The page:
According to PennyMac, Black Knight has engaged in “continuing unlawful conduct” in order to prevent companies like PennyMac from developing competing servicing systems.
“Black Knight’s lawsuit demonstrates the lengths to which Black Knight will go in order to prevent a customer from developing business solutions independent of Black Knight products,” PennyMac states.
The company “alleges that for decades, Black Knight’s MSP product has dominated the market, not through innovation, but by creating high barriers to entry.”
According to PennyMac, Black Knight “effectively entraps its mortgage lending customers by encouraging them to invest substantial resources to supplement Black Knight’s antiquated MSP product, making it difficult for customers to leave without abandoning their investment in customized modules, which Black Knight later claims as its own.”
PennyMac continues: “Black Knight then exploits customers’ reluctance to leave by repeatedly forcing subsequent price increases onto its customers without any improvements or innovations to its product—egregious behavior in an industry where companies usually reduce costs as they evolve.”
According to PennyMac, the company “made every effort to avoid litigation” and “repeatedly” warned Black Knight about it “anti-competitive conduct.”
But despite providing timely notice of its intention to end its contract with Black Knight, PennyMac states that Black Knight filed a pre-emptive lawsuit in Florida to try to get out ahead of the matter in advance of its Tuesday earnings release.
“Faced with these accusations and its own failure to properly disclose to the market the imminent loss of a significant customer and substantial revenue, a Black Knight affiliate, Black Knight Servicing Technologies, instead filed suit yesterday in a Florida circuit court in advance of Black Knight’s third quarter earnings call,” PennyMac states. “Black Knight’s suit makes the extraordinary demand, among others, that PennyMac transfers ownership of its own systems to Black Knight.”
PennyMac claims that Black Knight’s lawsuit is “without merit” and plans to “defend itself vigorously” against Black Knight’s allegations.
“Black Knight’s 50-year-old mainframe-based MSP technology—ancient by almost any standards—is so limited that PennyMac and other customers are forced to build or buy a clunky patchwork of applications and modules to enhance Black Knight’s otherwise rudimentary functionality,” said David Spector, PennyMac’s president and CEO.
“By contrast, our independently developed servicing modules fully leverage cloud-based infrastructure and real-time processing and enable us to reduce costs, increase scalability and decrease response times to changes in regulations and the market environment,” Spector continued.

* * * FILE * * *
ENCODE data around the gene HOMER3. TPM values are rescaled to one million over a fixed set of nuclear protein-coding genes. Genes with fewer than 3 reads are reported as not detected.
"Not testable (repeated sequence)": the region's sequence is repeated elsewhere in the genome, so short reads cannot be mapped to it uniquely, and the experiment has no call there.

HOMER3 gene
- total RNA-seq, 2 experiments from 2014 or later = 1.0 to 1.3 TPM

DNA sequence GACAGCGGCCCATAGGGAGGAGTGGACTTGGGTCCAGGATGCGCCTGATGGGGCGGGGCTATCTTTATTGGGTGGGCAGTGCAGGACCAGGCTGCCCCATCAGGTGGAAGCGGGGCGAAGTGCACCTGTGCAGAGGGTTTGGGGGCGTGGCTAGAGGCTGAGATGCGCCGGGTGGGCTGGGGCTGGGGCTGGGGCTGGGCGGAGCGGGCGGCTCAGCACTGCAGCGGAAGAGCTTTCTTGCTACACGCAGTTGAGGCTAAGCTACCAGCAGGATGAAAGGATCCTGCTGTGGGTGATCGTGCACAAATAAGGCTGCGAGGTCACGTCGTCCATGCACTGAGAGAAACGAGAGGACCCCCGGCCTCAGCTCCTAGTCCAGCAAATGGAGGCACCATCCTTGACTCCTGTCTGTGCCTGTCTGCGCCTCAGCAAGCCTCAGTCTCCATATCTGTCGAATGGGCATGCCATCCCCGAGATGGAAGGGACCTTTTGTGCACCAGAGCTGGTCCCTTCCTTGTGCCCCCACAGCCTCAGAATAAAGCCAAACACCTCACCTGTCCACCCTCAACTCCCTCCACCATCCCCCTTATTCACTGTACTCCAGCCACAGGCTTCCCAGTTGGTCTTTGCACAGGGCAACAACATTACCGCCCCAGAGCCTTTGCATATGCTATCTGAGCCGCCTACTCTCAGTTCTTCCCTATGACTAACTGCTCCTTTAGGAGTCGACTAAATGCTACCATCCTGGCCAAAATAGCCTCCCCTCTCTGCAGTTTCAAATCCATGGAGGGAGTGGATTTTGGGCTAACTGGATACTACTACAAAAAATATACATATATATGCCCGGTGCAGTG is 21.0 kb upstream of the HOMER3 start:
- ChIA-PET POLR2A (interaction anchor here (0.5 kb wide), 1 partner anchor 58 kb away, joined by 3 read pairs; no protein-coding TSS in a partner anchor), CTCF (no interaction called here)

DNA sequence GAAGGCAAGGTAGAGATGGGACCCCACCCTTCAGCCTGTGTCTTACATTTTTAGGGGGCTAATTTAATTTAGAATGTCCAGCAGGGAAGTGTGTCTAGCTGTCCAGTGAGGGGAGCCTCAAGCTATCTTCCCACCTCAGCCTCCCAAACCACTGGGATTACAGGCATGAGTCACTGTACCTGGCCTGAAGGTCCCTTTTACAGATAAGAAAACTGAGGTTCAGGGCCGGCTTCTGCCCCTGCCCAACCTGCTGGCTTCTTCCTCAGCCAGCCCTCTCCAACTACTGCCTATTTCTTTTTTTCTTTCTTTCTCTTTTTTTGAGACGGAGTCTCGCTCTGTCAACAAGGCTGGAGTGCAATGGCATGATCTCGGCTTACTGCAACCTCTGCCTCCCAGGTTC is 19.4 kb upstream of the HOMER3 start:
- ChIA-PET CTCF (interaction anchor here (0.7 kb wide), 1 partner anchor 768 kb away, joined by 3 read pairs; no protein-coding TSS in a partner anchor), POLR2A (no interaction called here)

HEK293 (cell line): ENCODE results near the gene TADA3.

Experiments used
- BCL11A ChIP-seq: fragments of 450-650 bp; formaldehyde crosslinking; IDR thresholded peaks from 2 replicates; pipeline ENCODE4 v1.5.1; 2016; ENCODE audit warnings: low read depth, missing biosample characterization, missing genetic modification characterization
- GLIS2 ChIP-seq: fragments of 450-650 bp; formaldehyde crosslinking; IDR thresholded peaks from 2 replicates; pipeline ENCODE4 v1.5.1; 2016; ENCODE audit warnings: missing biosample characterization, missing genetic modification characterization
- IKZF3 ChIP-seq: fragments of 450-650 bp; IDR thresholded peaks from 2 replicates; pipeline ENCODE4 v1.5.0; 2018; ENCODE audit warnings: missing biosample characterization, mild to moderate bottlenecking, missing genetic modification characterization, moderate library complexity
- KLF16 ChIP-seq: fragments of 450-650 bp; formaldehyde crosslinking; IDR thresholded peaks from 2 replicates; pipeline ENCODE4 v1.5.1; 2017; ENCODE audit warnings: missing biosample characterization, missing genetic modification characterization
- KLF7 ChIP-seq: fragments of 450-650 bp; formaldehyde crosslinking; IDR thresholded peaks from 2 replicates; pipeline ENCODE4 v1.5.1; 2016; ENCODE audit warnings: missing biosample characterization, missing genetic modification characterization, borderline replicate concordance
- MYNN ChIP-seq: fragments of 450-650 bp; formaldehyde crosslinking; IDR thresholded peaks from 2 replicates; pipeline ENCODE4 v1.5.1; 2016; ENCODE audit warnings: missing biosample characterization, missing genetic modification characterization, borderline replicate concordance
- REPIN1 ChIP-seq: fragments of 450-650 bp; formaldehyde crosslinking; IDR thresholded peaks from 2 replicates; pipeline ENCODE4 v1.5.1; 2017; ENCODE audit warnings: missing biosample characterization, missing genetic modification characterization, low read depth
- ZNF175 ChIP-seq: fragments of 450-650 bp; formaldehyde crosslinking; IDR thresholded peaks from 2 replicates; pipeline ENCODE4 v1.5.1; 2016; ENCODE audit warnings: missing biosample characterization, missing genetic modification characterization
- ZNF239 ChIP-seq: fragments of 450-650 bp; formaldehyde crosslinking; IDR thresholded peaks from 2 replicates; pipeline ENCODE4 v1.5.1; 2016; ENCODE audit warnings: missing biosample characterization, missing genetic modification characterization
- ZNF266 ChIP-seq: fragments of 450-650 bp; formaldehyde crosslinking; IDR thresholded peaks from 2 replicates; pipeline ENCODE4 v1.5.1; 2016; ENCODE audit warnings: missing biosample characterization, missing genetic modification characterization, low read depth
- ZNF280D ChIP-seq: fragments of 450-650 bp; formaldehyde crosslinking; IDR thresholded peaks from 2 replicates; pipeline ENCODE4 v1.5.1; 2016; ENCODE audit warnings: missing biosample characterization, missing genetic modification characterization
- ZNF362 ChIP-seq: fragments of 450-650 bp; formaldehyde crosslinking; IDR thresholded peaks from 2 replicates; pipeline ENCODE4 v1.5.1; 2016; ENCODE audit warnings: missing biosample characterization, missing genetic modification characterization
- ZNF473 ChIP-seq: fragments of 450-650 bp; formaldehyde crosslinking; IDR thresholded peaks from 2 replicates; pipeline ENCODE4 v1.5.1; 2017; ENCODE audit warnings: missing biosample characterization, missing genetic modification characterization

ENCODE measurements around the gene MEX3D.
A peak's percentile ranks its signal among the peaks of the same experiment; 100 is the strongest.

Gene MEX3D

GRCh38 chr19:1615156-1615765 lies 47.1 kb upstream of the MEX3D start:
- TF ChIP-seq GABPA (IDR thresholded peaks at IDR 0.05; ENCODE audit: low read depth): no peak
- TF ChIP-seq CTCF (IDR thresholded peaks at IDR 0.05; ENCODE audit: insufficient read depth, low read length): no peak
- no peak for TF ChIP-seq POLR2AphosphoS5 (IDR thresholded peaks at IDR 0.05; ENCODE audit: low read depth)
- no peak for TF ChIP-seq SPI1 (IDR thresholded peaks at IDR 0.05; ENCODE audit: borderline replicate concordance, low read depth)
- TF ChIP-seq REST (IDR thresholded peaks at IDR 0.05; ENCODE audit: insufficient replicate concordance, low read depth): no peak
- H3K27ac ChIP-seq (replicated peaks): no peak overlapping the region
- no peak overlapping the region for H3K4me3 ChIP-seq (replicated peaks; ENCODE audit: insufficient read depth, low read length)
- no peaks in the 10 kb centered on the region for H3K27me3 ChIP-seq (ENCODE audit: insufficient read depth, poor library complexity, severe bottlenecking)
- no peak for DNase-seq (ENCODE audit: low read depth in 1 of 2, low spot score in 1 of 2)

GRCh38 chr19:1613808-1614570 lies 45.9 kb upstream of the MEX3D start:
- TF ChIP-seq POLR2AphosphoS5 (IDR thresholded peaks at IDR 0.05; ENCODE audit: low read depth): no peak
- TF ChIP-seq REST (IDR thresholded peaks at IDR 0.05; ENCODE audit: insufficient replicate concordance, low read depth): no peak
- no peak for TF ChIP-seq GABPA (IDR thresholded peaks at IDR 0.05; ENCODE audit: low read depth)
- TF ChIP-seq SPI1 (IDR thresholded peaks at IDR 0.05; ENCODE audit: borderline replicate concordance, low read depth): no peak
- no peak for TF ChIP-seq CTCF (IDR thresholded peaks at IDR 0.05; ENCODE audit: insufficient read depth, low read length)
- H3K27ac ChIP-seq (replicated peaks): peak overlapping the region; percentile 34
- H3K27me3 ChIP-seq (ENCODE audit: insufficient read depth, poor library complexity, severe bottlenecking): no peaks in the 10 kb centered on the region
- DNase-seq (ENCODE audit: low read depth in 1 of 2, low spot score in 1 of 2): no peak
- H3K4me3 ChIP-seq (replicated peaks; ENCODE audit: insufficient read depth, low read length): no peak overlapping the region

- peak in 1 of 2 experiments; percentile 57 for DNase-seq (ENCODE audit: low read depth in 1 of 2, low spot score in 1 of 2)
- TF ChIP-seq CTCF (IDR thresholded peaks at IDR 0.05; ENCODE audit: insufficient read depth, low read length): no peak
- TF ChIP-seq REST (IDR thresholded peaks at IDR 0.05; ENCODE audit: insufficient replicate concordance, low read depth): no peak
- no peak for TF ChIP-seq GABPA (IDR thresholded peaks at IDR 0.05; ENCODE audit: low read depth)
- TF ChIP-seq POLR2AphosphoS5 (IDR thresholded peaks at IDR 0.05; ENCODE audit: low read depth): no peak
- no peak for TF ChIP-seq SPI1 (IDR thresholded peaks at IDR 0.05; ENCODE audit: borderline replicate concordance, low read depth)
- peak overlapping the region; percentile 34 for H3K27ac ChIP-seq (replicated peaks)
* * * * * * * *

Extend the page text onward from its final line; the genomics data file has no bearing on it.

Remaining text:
“In general, modern technology has allowed businesses to reduce costs and operate with greater agility,” Spector added. “Now, faced with our likely antitrust suit and substantial lost revenue from losing PennyMac as a client, Black Knight with a straight face claims that the custom system of modules PennyMac developed somehow belongs to Black Knight.”
Black Knight accuses PennyMac of duplicity
While PennyMac claims the software is its own, Black Knight alleges that the company was developing it alongside Black Knight’s system, even running its system parallel to the Black Knight system to test its effectiveness.
“These modules were specifically designed to mirror the architecture, data structure, and functioning of the MSP System and, as Black Knight believes, were run in parallel with the MSP System so that it could be used, not for the limited purposes permitted by contract, but instead as a benchmark against which to test and fine-tune the results produced by the facsimile modules, with the goal of eventually replacing the corresponding modules of the MSP System,” Black Knight states.
“By thus ‘mirroring’ the system architecture and functioning of the MSP System, in violation of its contract, PennyMac was able to significantly accelerate and shortcut the development cycle and potentially save hundreds of millions of dollars, as well as avoid significant risks and take advantage of Black Knight’s years of development and innovation,” Black Knight continues.
According to Black Knight, PennyMac developed these systems in secret, concealing the company’s intentions from “Black Knight, regulators, government-sponsored enterprises, and other third-party providers.”
Black Knight claims that PennyMac provided MSP system access to “dozens of software engineers and developers, web application developers, and technical leads, at least five of whom are or were employed by a third-party software developer,” despite there being “no legitimate reason for them to be on the system at all.”
All that led to PennyMac developing its own servicing system, which, according to Black Knight, went live on Oct. 31, 2019.
“This, of course, allowed PennyMac to bypass the MSP System completely, causing Black Knight in excess of $340 million in damages, as a result of Penny Mac’s improper use of Black Knight’s trade secret and confidential information,” Black Knight claims. “Further, PennyMac’s use of Black Knight’s confidential and proprietary information in PennyMac’s imitation system will further expose Black Knight’s confidential and proprietary information.”
As PennyMac did, Black Knight “disputes the allegations contained within PennyMac’s lawsuit” and “intends to vigorously defend the matter.”
Meanwhile, PennyMac states that it “does not anticipate any disruption to its residential mortgage customers, business partners or employees as a result of this litigation.”